Monday, August 29, 2005

okay, here's the situation

Am I the only one that hears or reads okay, here's the situation and immediately thinks: my parents went away on a week's vacation, and...? And yes, I am a fossil. We called him The Fresh Prince back in those days, you whippersnappers, and dagnabit, we liked it that way!

Is anyone even reading this thing anymore? Is this thing on?!? If no one is reading, I have only myself to blame. Consistently inconsistent posts + coy behavior = bad blog. This time, I am going to skip to the punchline, so you do not fall asleep through the droll drumroll.

So, it was a case of you can get with this:

Or you can get with that:

And it probably comes as little surprise that I went with that. The reason, on the other hand, is not as simple as a Tex-a$$ vs. SF celebrity death match, though I may have given the appearance that such was the case, by my exuberant, overspilling smile on Friday.

Really, by Thursday night, I was decided. I took a dispassionate look at the situation, and staying here was not as desperate as it might have once seemed. I know that, to some, San Francisco and desperation might seem like oil and water. But this was not about place. This was about the job and the future and acting like a grown up. Basically, the stuff that gives me hives. The things I need to do have to be done regardless of staying here or leaving. Moreover, there is one thing I need to do that means I have to stay here; it's something I cannot do in Texas. That last point was the only point, the head of the pin on which the entire decision balanced. So I was decided, but anxious. Angst-ridden.

I had pushed the aspect of place so far out of my head that I had not thought through what the decision really meant. On Friday, I wearily plopped into my car to drive to Ocean Beach. I know what you might be thinking- smallest violin in the world, the b*tch is looking for sympathy while driving to the beach?!? Fair enough, but as I was driving towards the beach, the familiar cold, greyness appeared over Twin Peaks. Ocean Beach is, on almost any day of the year, mired in soupy fog. But I happened to be driving through the Castro to get there. The Castro was green and yellow, bright. The rainbow flag seemed brighter than usual. I watched the leisurely people strolling across the street, and an irrepressible smile settled across my face. It would not go away.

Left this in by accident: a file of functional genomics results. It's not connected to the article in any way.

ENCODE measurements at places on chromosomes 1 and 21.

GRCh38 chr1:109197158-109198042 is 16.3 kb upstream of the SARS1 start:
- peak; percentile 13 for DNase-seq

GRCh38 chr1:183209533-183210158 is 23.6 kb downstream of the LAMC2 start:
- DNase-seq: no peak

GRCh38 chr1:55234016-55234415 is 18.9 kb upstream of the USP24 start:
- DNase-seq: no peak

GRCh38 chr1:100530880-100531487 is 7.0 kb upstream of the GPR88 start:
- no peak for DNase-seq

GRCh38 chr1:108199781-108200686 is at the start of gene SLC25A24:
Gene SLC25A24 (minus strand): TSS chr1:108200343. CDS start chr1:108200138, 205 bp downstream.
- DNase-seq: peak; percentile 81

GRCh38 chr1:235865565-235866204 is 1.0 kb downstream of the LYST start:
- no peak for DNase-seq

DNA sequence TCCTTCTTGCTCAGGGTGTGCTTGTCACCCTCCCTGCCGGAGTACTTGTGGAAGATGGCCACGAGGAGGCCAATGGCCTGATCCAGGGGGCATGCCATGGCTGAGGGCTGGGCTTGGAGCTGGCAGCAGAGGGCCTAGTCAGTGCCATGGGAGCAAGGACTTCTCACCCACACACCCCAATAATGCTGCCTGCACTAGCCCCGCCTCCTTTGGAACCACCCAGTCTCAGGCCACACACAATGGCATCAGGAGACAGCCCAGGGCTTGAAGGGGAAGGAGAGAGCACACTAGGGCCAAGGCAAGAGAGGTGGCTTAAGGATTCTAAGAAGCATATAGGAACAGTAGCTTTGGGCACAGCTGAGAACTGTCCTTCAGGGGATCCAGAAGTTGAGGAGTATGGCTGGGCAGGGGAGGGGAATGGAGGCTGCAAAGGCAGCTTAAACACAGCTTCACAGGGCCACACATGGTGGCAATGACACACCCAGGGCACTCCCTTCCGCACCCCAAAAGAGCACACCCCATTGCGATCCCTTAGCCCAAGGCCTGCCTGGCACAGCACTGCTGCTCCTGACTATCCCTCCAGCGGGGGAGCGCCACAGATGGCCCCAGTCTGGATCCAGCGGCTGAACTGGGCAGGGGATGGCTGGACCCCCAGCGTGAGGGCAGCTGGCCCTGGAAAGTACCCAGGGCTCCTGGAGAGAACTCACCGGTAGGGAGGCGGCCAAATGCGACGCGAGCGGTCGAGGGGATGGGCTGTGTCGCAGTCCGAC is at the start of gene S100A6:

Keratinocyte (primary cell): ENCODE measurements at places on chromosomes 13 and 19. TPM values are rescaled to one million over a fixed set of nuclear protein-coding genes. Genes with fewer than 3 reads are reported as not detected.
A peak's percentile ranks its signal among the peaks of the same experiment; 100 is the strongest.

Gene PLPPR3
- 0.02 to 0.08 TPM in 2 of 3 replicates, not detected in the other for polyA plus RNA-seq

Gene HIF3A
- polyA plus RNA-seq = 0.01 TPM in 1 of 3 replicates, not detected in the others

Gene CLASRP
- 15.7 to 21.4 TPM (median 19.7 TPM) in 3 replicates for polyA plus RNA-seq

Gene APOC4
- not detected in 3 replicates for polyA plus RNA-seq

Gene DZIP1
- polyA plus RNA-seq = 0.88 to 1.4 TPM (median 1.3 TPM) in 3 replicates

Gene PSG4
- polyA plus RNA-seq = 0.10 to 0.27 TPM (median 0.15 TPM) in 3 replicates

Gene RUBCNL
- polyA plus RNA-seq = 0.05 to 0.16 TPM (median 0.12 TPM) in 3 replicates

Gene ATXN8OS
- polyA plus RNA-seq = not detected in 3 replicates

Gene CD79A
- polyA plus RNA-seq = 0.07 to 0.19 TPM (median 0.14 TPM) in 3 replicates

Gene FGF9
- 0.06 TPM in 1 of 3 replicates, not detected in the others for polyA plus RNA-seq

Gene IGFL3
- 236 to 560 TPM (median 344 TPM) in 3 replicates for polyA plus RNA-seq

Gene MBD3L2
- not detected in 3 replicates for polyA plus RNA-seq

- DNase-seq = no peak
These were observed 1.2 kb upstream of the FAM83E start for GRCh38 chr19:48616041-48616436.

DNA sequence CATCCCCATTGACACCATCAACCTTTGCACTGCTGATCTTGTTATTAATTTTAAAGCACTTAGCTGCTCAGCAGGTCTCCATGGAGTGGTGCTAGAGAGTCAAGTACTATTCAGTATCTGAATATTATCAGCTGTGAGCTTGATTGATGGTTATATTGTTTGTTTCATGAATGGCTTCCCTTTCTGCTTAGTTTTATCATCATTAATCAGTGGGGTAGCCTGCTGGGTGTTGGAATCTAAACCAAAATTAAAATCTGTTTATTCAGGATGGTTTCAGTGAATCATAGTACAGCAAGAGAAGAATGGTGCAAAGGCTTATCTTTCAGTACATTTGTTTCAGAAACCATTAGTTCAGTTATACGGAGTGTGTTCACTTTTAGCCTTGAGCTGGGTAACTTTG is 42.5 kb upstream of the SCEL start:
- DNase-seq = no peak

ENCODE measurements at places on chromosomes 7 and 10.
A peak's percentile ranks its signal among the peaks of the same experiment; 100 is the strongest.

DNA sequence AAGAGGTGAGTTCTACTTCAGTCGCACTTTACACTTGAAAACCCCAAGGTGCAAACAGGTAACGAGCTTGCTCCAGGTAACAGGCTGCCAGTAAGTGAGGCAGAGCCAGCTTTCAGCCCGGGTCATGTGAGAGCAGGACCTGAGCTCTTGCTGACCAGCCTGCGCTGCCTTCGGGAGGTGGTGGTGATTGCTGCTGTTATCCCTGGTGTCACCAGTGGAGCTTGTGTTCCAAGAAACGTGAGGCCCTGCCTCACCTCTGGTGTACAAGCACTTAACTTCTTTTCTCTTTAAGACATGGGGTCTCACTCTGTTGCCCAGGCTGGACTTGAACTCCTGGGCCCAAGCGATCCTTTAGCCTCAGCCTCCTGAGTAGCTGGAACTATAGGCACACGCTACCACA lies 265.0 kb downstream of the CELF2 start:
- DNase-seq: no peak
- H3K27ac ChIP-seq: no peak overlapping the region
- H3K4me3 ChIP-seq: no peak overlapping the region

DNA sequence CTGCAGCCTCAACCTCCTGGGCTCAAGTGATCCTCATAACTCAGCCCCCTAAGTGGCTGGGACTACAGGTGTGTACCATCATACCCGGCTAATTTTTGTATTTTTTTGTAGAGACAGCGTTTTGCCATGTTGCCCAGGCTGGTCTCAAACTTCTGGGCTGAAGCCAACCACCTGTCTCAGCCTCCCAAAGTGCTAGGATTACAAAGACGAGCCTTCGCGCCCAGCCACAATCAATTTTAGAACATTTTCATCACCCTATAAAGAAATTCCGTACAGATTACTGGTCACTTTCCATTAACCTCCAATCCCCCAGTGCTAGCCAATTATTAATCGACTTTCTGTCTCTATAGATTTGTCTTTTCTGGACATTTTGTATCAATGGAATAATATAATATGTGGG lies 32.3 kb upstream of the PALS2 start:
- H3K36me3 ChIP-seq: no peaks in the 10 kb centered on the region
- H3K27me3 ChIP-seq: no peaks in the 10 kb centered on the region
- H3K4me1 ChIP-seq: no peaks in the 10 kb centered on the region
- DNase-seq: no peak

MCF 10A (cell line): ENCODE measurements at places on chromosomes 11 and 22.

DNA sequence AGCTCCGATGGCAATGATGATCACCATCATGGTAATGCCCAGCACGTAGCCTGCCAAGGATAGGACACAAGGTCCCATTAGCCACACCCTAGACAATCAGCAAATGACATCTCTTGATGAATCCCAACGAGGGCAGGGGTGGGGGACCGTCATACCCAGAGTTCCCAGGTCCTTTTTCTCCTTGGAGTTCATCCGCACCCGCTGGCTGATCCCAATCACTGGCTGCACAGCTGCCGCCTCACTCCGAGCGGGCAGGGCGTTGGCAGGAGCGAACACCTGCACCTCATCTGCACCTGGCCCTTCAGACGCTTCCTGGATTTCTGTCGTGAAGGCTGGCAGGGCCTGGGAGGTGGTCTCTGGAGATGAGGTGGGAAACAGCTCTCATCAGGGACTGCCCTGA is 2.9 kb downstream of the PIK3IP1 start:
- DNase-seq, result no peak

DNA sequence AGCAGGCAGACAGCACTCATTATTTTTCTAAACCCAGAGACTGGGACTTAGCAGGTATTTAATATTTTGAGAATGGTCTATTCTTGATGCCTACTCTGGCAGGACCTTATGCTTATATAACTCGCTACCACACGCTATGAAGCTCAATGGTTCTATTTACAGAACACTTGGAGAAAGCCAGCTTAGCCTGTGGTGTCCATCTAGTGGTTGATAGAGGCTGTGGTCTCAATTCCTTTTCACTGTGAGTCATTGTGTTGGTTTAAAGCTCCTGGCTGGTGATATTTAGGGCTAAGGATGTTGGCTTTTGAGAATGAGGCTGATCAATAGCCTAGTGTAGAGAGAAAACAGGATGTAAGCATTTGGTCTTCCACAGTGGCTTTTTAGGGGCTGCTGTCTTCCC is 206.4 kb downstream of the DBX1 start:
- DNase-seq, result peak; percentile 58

And even stranger still, an hour later, after lunch, when I actually got to the beach, an unbelievable sight waited. Days like this are rare indeed. As I played in the sand, I was knee deep in the ocean, gathering buckets of water. It was cold, but it felt warm. I was a mess, but everything seemed clear.

I realized how lucky, how very, incredibly, preciously lucky I am. When I was considering moving away, I felt a twinge of regret. So many things left to see in San Francisco, so much I loved about this city, and I would have to leave it behind, an unfinished chapter. W yelled at me once, saying he hadn't missed anything about the city after he moved away. I do not doubt it. I am not sure I would miss something about San Francisco if I left. It is the kind of city that leaves an imprint on you. It is not something you miss, rather something you take with you. I was preparing to have a long distance relationship with this city, to say farewell, to keep in touch, to hope to return, but never to return. But I don't have to do that now, not yet. And for that, I'm grateful.

None of this is coming out the way that I want to say it, the way I want to write it. The way I feel is impossible for me to articulate properly. It's just a city and I am just a girl. Maybe that is all that really matters.

1 comment:

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